Journal of Applied Mathematics and Decision Sciences
Volume 2 (1998), Issue 1, Pages 65-104

Managing cost uncertainties in transportation and assignment problems

V. Adlakha and H. Arsham

Business Center, University of Baltimore, 1402 N. Charles Street, Baltimore 21201-5779, MD, USA

Copyright © 1998 V. Adlakha and H. Arsham. This is an open access article distributed under the Creative Commons Attribution License, which permits unrestricted use, distribution, and reproduction in any medium, provided the original work is properly cited.


In a fast changing global market, a manager is concerned with cost uncertainties of the cost matrix in transportation problems (TP) and assignment problems (AP).A time lag between the development and application of the model could cause cost parameters to assume different values when an optimal assignment is implemented. The manager might wish to determine the responsiveness of the current optimal solution to such uncertainties. A desirable tool is to construct a perturbation set (PS) of cost coeffcients which ensures the stability of an optimal solution under such uncertainties.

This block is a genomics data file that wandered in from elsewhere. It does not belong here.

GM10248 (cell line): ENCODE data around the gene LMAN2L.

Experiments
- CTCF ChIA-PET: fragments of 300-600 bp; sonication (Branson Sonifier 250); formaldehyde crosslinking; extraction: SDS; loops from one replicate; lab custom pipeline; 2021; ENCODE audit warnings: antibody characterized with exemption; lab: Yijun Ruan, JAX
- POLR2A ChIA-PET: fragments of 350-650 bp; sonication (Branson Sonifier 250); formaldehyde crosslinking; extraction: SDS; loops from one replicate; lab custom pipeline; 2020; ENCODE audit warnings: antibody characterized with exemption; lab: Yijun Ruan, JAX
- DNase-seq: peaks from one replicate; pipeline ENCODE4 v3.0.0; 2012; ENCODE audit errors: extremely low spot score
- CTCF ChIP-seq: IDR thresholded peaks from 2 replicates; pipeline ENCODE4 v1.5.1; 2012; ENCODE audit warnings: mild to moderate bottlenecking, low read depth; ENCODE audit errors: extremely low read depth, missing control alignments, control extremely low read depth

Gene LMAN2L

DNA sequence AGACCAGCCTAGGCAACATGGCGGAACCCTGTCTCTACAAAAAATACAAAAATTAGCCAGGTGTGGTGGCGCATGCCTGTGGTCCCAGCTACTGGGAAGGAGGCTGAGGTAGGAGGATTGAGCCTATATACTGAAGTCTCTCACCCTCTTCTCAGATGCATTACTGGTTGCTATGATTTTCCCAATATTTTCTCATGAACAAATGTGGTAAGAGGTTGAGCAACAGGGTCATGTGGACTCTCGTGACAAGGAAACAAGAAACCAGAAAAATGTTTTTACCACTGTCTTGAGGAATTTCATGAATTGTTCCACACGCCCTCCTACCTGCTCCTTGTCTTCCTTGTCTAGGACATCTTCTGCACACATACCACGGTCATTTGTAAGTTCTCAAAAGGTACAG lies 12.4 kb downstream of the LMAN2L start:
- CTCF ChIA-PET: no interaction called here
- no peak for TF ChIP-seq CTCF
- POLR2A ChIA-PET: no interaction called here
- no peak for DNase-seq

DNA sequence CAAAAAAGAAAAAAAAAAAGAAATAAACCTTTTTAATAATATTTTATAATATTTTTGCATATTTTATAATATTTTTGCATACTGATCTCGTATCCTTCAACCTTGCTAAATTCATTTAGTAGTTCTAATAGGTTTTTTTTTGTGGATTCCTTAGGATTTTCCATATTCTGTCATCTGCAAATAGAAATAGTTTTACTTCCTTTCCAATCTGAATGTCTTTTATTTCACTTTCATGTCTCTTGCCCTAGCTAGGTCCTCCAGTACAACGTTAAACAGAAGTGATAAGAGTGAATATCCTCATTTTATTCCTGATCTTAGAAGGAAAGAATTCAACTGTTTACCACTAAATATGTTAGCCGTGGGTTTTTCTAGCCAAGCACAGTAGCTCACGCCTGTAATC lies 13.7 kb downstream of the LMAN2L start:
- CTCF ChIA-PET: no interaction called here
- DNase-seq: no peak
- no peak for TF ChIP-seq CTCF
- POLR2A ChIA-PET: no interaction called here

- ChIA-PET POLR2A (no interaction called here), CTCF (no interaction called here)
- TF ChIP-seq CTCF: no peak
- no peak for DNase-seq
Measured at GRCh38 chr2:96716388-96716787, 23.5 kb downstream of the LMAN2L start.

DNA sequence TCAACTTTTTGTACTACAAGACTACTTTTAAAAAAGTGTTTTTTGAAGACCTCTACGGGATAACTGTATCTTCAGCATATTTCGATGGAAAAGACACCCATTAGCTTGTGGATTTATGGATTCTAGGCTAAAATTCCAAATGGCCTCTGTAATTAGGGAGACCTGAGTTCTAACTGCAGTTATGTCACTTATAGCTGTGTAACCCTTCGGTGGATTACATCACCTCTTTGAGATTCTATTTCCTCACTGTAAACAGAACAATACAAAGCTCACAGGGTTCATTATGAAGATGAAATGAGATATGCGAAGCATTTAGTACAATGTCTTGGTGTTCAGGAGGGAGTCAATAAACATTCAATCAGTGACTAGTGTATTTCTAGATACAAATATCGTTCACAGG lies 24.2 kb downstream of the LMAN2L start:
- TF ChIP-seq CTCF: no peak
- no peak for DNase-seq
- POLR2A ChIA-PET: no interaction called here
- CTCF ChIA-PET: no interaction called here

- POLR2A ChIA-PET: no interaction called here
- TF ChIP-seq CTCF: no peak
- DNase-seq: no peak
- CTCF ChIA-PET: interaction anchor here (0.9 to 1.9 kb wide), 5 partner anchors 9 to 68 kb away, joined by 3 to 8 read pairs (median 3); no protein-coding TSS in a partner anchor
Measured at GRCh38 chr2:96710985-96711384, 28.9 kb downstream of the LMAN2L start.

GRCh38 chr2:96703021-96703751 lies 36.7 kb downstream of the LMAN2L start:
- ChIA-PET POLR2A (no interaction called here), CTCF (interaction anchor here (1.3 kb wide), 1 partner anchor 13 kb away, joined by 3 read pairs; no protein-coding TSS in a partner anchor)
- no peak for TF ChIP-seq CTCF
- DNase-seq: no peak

The widely-used methods of solving the TP and AP are the stepping-stone (SS) method and the Hungarian method, respectively. Both methods fail to provide direct information to construct the needed PS. An added difficulty is that these problems might be highly pivotal degenerate. Therefore, the sensitivity results obtained via the available linear programming (LP) software might be misleading.

We propose a unified pivotal solution algorithm for both TP and AP. The algorithm is free of pivotal degeneracy, which may cause cycling, and does not require any extra variables such as slack, surplus, or artificial variables used in dual and primal simplex. The algorithm permits higher-order assignment problems and side-constraints. Computational results comparing the proposed algorithm to the closely-related pivotal solution algorithm, the simplex, via the widely-used pack-age Lindo, are provided. The proposed algorithm has the advantage of being computationally practical, being easy to understand, and providing useful information for managers. The results empower the manager to assess and monitor various types of cost uncertainties encountered in real-life situations. Some illustrative numerical examples are also presented.